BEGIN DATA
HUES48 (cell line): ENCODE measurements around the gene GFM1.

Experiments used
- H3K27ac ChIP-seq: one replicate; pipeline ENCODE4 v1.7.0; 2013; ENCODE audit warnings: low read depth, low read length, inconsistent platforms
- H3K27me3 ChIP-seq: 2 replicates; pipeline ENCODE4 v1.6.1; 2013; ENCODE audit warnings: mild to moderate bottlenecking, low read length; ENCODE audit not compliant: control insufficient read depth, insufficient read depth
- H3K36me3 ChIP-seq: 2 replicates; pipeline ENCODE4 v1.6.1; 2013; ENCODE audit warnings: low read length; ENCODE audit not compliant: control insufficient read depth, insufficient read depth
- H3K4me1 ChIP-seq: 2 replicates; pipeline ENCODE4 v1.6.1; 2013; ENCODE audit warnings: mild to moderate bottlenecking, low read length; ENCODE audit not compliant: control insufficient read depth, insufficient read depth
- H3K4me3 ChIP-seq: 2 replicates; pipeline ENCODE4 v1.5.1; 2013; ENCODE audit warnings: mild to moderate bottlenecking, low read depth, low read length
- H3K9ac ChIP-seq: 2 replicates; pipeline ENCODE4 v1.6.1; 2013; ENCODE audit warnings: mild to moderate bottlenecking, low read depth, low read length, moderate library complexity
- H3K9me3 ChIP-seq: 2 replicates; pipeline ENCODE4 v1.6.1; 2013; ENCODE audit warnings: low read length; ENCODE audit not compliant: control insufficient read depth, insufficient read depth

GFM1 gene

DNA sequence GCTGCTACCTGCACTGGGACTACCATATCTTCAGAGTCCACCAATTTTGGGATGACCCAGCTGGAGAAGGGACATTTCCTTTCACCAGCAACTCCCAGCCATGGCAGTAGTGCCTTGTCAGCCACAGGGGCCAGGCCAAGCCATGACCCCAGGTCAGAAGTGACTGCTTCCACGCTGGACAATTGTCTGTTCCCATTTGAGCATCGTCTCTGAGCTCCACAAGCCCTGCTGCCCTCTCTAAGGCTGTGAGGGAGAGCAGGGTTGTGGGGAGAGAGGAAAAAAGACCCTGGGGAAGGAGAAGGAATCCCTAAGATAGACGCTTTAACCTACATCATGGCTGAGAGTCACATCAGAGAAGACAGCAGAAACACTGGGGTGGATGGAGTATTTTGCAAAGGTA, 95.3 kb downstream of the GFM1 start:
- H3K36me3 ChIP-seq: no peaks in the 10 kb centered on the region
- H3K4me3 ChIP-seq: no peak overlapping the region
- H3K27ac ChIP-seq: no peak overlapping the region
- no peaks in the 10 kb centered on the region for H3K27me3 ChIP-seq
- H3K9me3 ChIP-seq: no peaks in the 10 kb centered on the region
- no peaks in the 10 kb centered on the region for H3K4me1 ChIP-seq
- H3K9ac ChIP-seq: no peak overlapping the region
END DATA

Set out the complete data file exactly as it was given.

HUES48 (cell line): ENCODE measurements around the gene GFM1.

Experiments used
- H3K27ac ChIP-seq: one replicate; pipeline ENCODE4 v1.7.0; 2013; ENCODE audit warnings: low read depth, low read length, inconsistent platforms
- H3K27me3 ChIP-seq: 2 replicates; pipeline ENCODE4 v1.6.1; 2013; ENCODE audit warnings: mild to moderate bottlenecking, low read length; ENCODE audit not compliant: control insufficient read depth, insufficient read depth
- H3K36me3 ChIP-seq: 2 replicates; pipeline ENCODE4 v1.6.1; 2013; ENCODE audit warnings: low read length; ENCODE audit not compliant: control insufficient read depth, insufficient read depth
- H3K4me1 ChIP-seq: 2 replicates; pipeline ENCODE4 v1.6.1; 2013; ENCODE audit warnings: mild to moderate bottlenecking, low read length; ENCODE audit not compliant: control insufficient read depth, insufficient read depth
- H3K4me3 ChIP-seq: 2 replicates; pipeline ENCODE4 v1.5.1; 2013; ENCODE audit warnings: mild to moderate bottlenecking, low read depth, low read length
- H3K9ac ChIP-seq: 2 replicates; pipeline ENCODE4 v1.6.1; 2013; ENCODE audit warnings: mild to moderate bottlenecking, low read depth, low read length, moderate library complexity
- H3K9me3 ChIP-seq: 2 replicates; pipeline ENCODE4 v1.6.1; 2013; ENCODE audit warnings: low read length; ENCODE audit not compliant: control insufficient read depth, insufficient read depth

GFM1 gene

DNA sequence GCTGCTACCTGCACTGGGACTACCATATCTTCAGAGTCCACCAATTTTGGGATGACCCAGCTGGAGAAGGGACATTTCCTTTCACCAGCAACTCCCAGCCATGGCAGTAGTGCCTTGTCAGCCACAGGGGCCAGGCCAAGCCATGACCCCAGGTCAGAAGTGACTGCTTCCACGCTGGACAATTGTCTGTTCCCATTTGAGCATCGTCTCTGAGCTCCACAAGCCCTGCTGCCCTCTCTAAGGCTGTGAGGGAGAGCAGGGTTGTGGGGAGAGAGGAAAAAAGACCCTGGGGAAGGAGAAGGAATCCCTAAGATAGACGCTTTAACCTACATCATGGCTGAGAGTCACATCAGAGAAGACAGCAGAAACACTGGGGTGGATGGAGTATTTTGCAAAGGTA, 95.3 kb downstream of the GFM1 start:
- H3K36me3 ChIP-seq: no peaks in the 10 kb centered on the region
- H3K4me3 ChIP-seq: no peak overlapping the region
- H3K27ac ChIP-seq: no peak overlapping the region
- no peaks in the 10 kb centered on the region for H3K27me3 ChIP-seq
- H3K9me3 ChIP-seq: no peaks in the 10 kb centered on the region
- no peaks in the 10 kb centered on the region for H3K4me1 ChIP-seq
- H3K9ac ChIP-seq: no peak overlapping the region